Prolonged drought: Focus on irrigation
19 Nov 2019
Irrigation control by Gardena © Gardena
After the drought summer last year, it has also been extraordinarily dry in many regions this spring. Hence, devices and automatic systems for irrigating the garden are particularly coming under focus in 2020.
Significant increase in turnover
This year the winter seems to have directly turned into the summer. There were already temperatures of up to 28 degrees in April and it was unusually dry. In the face of the lacking rain, products revolving around the theme water in the garden are currently booming. In this way, according to the IFH Cologne this commodity group experienced a significant 5.9 percent increase in turnover last year. In 2018, products from the garden irrigation segment achieved a rise in turnover of around eight percent compared to the previous year. "Should the temperatures in Germany stabilise at this high level, this development will also be ongoing in the future and the theme water in the garden will become increasingly more important," stated George Brown, Technical Officer of the Garden Industry Association e.V. (IVG).
On trend in 2020: Smart devices
Prolonged periods of drought and strong sunshine make life particularly difficult for plants. Modern irrigation systems provide the greenery with precisely the right amount of water at the right time. Smart devices are becoming increasingly popular. Equipped with sensors, they recognise when is necessary to irrigate and when not. Hence, they enable the efficient and sparing usage of water and help avoid wastage. In the meantime, there are products for varying demands. Whereas some users are already satisfied with a timer on the water tap or a remote controlled valve, others rely on an app or smart home technology. This not only makes the irrigation process possible via the smartphone and voice control, but also enables the creation of systematic irrigation plans.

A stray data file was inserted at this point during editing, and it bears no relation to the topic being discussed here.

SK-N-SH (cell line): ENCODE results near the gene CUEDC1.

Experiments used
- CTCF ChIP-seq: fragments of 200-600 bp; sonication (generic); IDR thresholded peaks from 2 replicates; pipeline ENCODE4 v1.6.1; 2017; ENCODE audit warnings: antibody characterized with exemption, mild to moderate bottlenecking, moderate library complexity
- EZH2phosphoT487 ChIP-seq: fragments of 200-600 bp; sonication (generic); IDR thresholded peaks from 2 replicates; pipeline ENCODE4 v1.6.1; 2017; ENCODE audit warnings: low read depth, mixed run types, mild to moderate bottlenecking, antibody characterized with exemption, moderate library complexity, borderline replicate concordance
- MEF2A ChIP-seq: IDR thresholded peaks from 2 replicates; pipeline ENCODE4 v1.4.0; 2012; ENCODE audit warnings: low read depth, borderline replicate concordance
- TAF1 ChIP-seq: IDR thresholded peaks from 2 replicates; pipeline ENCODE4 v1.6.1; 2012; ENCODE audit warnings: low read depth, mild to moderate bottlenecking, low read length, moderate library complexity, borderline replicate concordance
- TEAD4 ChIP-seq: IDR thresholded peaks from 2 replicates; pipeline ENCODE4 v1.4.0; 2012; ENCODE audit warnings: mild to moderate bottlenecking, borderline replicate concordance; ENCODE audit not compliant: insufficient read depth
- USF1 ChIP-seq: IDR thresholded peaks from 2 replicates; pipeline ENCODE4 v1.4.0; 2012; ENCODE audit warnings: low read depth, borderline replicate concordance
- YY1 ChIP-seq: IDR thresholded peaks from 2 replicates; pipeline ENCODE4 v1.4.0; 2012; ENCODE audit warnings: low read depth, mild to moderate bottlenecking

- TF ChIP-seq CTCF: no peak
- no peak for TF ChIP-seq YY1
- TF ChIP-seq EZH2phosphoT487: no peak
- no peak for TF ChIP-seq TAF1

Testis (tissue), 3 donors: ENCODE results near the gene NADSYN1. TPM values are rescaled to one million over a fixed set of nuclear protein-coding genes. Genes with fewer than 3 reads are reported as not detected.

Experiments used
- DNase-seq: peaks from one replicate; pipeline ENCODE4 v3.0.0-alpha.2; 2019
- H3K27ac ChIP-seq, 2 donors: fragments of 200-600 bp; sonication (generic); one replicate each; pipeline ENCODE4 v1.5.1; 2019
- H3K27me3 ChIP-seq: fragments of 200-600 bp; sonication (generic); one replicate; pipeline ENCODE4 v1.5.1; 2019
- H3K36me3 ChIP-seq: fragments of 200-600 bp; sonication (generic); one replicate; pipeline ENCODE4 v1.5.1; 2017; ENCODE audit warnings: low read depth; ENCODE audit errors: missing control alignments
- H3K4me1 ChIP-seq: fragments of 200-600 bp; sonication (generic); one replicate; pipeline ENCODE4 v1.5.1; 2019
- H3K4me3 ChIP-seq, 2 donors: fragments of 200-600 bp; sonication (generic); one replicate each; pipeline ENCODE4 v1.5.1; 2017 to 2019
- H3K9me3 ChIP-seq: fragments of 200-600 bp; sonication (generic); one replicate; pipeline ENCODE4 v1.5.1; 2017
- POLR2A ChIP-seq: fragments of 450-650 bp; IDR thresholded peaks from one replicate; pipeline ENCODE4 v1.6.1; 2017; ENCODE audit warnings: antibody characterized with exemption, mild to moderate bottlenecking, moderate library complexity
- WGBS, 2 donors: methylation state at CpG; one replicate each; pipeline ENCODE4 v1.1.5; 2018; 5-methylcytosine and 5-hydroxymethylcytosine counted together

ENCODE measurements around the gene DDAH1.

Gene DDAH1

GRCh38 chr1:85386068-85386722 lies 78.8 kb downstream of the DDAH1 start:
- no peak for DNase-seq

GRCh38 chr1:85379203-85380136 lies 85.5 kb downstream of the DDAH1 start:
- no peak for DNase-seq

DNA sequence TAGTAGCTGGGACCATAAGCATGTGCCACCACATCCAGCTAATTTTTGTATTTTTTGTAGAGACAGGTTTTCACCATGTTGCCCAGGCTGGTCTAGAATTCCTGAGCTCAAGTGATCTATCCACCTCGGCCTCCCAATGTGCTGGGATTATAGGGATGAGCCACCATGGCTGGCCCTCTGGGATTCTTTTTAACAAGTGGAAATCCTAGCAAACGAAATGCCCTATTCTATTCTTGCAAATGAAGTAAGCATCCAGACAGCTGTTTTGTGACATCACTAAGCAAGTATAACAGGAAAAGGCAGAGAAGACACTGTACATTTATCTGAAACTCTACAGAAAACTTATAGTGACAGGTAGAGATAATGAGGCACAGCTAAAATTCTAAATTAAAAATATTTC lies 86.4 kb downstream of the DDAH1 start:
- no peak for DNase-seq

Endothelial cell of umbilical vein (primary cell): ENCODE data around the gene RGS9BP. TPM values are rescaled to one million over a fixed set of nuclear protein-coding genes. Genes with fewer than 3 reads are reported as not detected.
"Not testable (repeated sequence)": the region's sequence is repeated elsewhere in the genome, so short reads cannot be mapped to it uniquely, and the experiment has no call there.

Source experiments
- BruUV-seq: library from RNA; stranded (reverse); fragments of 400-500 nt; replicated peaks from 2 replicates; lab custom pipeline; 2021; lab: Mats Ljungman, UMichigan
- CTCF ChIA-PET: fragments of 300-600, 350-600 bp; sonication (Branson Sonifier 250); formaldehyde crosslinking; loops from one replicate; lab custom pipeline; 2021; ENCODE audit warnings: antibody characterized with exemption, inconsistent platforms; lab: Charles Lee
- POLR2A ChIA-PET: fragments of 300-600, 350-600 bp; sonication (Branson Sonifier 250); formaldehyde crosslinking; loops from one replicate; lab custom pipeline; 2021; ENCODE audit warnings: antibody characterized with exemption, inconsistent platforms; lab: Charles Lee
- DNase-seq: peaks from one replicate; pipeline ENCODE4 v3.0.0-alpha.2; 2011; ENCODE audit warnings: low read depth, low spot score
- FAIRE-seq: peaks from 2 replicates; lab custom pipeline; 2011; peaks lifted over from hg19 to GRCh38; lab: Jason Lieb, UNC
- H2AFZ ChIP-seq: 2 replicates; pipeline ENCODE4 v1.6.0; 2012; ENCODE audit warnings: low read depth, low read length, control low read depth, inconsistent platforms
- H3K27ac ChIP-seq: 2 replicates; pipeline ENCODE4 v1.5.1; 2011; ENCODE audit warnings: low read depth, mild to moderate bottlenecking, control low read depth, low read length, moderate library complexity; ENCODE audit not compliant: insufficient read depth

Efficient drip irrigation © Gardena
Sensors provide accurate data
Programmes that control and optimise the irrigation cycles on the basis of weather data are a further approach. Things start getting really smart when the systems take autonomous decisions based on data collected directly on-site: For instance the soil humidity, light intensity and temperatures - i.e. when the given situation is analysed by sensors and the decision and dosage is supported by precise data. In the case of this premium solution among others a desired soil moisture can be laid down and maintained by the irrigation system.
Manufacturers are already thinking about further innovations. Current irrigation systems are aligned especially to meet the needs of urban gardeners or simplify the usage of rain water. However, implementing such systems has to be well-considered. "We basically recommend people to let the specialised trade advise them which technology is the most suitable for the individual application at hand," explained George Brown from IVG.